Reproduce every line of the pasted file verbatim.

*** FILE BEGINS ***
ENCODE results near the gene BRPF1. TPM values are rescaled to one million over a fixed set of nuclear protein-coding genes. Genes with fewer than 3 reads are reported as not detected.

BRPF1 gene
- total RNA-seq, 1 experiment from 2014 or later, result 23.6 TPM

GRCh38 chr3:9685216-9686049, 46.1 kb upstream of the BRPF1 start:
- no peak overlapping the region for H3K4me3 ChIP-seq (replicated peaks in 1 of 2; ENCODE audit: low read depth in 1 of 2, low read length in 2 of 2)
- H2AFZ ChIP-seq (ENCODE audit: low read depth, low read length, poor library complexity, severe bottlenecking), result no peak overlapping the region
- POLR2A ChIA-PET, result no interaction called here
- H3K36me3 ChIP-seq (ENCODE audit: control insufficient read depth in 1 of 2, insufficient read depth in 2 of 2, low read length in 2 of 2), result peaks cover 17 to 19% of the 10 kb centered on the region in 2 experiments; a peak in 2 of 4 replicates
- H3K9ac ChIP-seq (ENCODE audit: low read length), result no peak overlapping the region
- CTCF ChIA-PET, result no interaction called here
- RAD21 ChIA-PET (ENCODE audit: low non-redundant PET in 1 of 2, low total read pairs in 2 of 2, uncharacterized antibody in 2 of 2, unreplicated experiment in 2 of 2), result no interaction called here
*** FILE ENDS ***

ENCODE results near the gene BRPF1. TPM values are rescaled to one million over a fixed set of nuclear protein-coding genes. Genes with fewer than 3 reads are reported as not detected.

BRPF1 gene
- total RNA-seq, 1 experiment from 2014 or later, result 23.6 TPM

GRCh38 chr3:9685216-9686049, 46.1 kb upstream of the BRPF1 start:
- no peak overlapping the region for H3K4me3 ChIP-seq (replicated peaks in 1 of 2; ENCODE audit: low read depth in 1 of 2, low read length in 2 of 2)
- H2AFZ ChIP-seq (ENCODE audit: low read depth, low read length, poor library complexity, severe bottlenecking), result no peak overlapping the region
- POLR2A ChIA-PET, result no interaction called here
- H3K36me3 ChIP-seq (ENCODE audit: control insufficient read depth in 1 of 2, insufficient read depth in 2 of 2, low read length in 2 of 2), result peaks cover 17 to 19% of the 10 kb centered on the region in 2 experiments; a peak in 2 of 4 replicates
- H3K9ac ChIP-seq (ENCODE audit: low read length), result no peak overlapping the region
- CTCF ChIA-PET, result no interaction called here
- RAD21 ChIA-PET (ENCODE audit: low non-redundant PET in 1 of 2, low total read pairs in 2 of 2, uncharacterized antibody in 2 of 2, unreplicated experiment in 2 of 2), result no interaction called here